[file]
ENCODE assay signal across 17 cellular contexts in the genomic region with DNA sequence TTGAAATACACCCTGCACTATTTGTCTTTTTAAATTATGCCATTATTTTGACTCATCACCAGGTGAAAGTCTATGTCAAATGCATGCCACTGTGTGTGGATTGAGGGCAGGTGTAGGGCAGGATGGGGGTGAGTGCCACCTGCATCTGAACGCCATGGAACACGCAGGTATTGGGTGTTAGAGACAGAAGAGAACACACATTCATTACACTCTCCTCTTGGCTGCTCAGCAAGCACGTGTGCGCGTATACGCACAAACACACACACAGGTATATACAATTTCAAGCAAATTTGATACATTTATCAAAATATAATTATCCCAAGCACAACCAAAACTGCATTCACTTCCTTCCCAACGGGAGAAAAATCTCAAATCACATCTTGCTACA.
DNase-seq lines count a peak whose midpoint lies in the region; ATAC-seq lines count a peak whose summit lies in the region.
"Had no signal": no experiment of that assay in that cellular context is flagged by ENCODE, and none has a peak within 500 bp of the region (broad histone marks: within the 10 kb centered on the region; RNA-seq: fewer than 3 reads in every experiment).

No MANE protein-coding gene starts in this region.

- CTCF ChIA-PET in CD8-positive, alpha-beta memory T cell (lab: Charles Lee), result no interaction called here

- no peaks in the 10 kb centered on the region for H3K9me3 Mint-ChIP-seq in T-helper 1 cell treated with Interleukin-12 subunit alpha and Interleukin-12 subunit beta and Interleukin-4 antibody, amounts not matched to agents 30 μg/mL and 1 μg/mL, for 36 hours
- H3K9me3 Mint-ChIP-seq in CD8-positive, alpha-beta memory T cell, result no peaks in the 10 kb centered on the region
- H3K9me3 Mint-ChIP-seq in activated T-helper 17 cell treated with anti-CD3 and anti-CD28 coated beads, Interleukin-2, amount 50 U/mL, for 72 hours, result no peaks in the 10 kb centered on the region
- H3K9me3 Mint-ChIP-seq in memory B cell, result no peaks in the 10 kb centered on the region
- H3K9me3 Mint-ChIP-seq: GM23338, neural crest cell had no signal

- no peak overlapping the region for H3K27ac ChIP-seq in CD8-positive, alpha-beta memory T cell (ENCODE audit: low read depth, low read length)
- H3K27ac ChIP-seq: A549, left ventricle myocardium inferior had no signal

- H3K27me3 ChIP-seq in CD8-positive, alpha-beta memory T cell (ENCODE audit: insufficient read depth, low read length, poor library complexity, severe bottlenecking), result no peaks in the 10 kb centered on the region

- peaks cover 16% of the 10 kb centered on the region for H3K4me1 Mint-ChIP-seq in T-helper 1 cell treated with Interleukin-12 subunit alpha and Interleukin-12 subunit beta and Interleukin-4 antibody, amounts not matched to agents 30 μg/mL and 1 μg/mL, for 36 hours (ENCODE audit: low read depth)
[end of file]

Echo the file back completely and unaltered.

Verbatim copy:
ENCODE assay signal across 17 cellular contexts in the genomic region with DNA sequence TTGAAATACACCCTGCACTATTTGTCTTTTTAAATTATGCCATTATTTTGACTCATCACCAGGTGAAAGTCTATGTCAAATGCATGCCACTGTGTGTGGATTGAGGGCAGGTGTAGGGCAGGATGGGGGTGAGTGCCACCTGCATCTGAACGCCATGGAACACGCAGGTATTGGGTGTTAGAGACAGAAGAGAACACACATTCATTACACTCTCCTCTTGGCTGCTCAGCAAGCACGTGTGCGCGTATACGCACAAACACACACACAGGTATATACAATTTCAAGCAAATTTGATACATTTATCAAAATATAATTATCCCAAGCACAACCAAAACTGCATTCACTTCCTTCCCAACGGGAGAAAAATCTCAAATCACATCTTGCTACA.
DNase-seq lines count a peak whose midpoint lies in the region; ATAC-seq lines count a peak whose summit lies in the region.
"Had no signal": no experiment of that assay in that cellular context is flagged by ENCODE, and none has a peak within 500 bp of the region (broad histone marks: within the 10 kb centered on the region; RNA-seq: fewer than 3 reads in every experiment).

No MANE protein-coding gene starts in this region.

- CTCF ChIA-PET in CD8-positive, alpha-beta memory T cell (lab: Charles Lee), result no interaction called here

- no peaks in the 10 kb centered on the region for H3K9me3 Mint-ChIP-seq in T-helper 1 cell treated with Interleukin-12 subunit alpha and Interleukin-12 subunit beta and Interleukin-4 antibody, amounts not matched to agents 30 μg/mL and 1 μg/mL, for 36 hours
- H3K9me3 Mint-ChIP-seq in CD8-positive, alpha-beta memory T cell, result no peaks in the 10 kb centered on the region
- H3K9me3 Mint-ChIP-seq in activated T-helper 17 cell treated with anti-CD3 and anti-CD28 coated beads, Interleukin-2, amount 50 U/mL, for 72 hours, result no peaks in the 10 kb centered on the region
- H3K9me3 Mint-ChIP-seq in memory B cell, result no peaks in the 10 kb centered on the region
- H3K9me3 Mint-ChIP-seq: GM23338, neural crest cell had no signal

- no peak overlapping the region for H3K27ac ChIP-seq in CD8-positive, alpha-beta memory T cell (ENCODE audit: low read depth, low read length)
- H3K27ac ChIP-seq: A549, left ventricle myocardium inferior had no signal

- H3K27me3 ChIP-seq in CD8-positive, alpha-beta memory T cell (ENCODE audit: insufficient read depth, low read length, poor library complexity, severe bottlenecking), result no peaks in the 10 kb centered on the region

- peaks cover 16% of the 10 kb centered on the region for H3K4me1 Mint-ChIP-seq in T-helper 1 cell treated with Interleukin-12 subunit alpha and Interleukin-12 subunit beta and Interleukin-4 antibody, amounts not matched to agents 30 μg/mL and 1 μg/mL, for 36 hours (ENCODE audit: low read depth)